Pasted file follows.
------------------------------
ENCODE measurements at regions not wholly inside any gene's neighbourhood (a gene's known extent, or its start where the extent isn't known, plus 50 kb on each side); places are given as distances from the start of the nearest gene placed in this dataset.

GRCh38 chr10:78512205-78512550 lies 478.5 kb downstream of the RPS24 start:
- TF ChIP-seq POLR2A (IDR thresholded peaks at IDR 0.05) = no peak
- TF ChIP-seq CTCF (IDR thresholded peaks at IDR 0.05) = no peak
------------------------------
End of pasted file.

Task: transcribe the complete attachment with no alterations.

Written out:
ENCODE measurements at regions not wholly inside any gene's neighbourhood (a gene's known extent, or its start where the extent isn't known, plus 50 kb on each side); places are given as distances from the start of the nearest gene placed in this dataset.

GRCh38 chr10:78512205-78512550 lies 478.5 kb downstream of the RPS24 start:
- TF ChIP-seq POLR2A (IDR thresholded peaks at IDR 0.05) = no peak
- TF ChIP-seq CTCF (IDR thresholded peaks at IDR 0.05) = no peak